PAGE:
Fly Me to the Moon

Kelly Jones (Scarlett Johansson) enters a Manhattan board rim to pitch a marketing
presentation for the new Ford Mustang to a group of very sexist car executives. They want to
immediately dismiss her, but her charm, her wit, and her formidable skill quickly wins them
over. It establishes her character as a master manipulator who will say and do anything
required to achieve what she wants.


Meanwhile, In Cape Canaveral, Florida, Apollo mission commander Cole Davis (Channing
Tatum) is under incredible pressure to fulfill the promise President John F. Kennedy’s 1961
promise to put an American on the moon before the end of the decade. Congress has slashed
his budget due to the Vietnam war and the American public believing that America is wasting
tax dollars on a space race instead of focusing on her citizens. Add in the horrible tragedy of the
Apollo 1 event just a few years earlier which Cole is haunted by, and the situation could not be
more dire.


Back in New York City, Kelly meets Moe Berkus (Woody Harrelson), a top advisor to President
Nixon, and has an entire family on all of the secrets from her past. He offers to make her history
disappear if she will convince Congressmen to restore NASA funding, give NASA a boost in the
public consciousness, and even help create a fake moon landing in case something terrible
happens on the Apollo 11 mission.


This film really surprised me. The trailers and advertising focuses very heavily on the creation of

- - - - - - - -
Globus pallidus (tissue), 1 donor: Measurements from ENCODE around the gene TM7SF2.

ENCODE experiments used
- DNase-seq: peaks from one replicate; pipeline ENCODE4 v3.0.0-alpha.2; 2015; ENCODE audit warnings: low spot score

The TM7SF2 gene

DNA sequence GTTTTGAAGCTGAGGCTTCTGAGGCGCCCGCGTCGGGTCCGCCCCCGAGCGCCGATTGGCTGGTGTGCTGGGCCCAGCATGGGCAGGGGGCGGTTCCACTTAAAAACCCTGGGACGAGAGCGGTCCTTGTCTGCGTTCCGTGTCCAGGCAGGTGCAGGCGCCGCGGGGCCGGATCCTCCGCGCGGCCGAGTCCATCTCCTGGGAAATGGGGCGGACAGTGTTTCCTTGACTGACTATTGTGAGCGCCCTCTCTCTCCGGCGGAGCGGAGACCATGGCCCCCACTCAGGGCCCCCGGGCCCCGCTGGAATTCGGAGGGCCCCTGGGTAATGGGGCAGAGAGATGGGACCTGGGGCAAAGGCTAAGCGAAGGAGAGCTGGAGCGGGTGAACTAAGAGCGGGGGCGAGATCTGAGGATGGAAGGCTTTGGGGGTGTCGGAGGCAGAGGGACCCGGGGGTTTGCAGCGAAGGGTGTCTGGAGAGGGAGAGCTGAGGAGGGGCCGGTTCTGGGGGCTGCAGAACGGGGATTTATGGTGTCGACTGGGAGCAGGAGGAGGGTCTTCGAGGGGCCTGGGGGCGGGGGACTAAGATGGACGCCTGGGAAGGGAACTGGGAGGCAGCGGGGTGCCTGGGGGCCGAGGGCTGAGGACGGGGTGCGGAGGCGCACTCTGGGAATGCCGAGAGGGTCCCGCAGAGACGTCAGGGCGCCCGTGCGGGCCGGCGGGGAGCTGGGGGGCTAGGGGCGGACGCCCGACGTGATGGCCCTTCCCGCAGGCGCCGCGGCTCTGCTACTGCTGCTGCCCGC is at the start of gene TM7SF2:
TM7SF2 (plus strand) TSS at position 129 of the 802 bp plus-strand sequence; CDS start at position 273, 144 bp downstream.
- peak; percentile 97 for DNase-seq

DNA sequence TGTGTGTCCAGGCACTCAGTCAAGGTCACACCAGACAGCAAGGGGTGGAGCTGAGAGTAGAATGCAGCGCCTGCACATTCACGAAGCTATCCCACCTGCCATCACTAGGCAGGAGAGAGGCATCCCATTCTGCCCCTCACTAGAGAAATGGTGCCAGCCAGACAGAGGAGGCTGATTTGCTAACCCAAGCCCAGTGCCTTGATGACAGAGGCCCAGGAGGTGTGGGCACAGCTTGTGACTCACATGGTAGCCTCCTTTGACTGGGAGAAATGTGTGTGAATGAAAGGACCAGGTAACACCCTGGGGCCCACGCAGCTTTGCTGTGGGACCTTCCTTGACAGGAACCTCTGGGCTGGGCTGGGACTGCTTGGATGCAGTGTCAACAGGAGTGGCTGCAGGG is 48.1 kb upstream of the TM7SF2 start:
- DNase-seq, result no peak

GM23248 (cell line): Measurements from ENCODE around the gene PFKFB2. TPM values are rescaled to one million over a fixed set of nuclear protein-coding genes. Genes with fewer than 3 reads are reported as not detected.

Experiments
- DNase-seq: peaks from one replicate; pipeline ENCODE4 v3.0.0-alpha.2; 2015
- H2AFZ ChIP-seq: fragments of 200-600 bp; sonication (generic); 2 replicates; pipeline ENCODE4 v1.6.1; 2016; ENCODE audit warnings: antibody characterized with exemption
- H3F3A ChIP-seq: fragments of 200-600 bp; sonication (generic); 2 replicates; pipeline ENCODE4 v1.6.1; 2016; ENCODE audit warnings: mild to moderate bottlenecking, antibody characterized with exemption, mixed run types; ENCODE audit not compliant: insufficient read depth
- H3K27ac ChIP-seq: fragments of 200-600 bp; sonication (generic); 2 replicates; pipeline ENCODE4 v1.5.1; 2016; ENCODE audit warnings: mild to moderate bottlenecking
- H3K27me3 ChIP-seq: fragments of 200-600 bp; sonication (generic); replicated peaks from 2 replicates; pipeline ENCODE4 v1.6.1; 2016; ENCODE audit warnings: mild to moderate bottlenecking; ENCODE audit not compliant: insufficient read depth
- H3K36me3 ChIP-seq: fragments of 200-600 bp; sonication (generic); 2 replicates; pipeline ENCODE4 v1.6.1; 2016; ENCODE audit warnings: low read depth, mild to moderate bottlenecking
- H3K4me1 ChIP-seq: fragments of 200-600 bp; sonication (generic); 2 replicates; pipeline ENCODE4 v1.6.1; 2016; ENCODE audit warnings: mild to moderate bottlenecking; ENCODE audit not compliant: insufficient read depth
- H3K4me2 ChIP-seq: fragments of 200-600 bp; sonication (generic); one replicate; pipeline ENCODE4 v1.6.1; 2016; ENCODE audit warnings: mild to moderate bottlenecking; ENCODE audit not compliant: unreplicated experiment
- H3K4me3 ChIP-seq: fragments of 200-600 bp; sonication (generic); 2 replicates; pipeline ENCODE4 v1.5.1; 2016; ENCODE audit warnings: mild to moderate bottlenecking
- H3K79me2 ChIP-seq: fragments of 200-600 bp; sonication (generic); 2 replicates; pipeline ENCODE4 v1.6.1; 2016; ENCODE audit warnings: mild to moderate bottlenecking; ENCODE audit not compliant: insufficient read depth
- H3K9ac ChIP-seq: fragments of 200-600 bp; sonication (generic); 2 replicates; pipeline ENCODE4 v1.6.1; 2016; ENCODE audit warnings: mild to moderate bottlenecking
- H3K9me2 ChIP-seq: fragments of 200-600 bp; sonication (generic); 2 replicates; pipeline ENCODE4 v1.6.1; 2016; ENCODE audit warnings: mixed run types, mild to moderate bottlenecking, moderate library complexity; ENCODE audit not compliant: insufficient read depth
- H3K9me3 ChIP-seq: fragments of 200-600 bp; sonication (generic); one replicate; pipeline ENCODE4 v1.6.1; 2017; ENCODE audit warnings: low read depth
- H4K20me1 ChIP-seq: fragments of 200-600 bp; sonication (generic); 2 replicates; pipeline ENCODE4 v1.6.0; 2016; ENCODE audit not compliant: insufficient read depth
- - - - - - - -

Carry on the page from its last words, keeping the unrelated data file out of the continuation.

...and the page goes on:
the fake moon landing, but the story is much deeper and more interesting than advertised.
Scarlett Johansson absolutely shines as the fast talking, clever, and creative marketing
executive. The way she reads people, immediately sizes them up, and then delivers exactly
what they want to hear is just so natural and easy. You can’t help but love her character and
Kelly uses it to her great advantage. Channing Tatum delivers his best performance I’ve seen
from him, and has fabulous chemisty with Johansson. Add in a scene stealing Jim Rash as the
television commercial director who dreams of Hollywood stardom, Woody Harrelson as the
government executive determined to show an astronaut on the moon to the American people,
and a black cat who may or may not be placing a curse on the entire project.


The film is almost too long at 2 hours and 11 minutes, but that’s the only minor quibble I have
with the movie. It’s got strong direction from Greg Berlanti, a stellar cast, a clever script, and it
never veers into the absurd. I could easily see the film veering off into a screwball comedy in a
different universe, but Fly Me to the Moon is grounded, it’s got a lot of heart, and is just a really
fun time at the movies. It’s a nice romantic comedy that is a pleasant distraction from the
summer heat, and it’s worth the price of admission.

Grade: A

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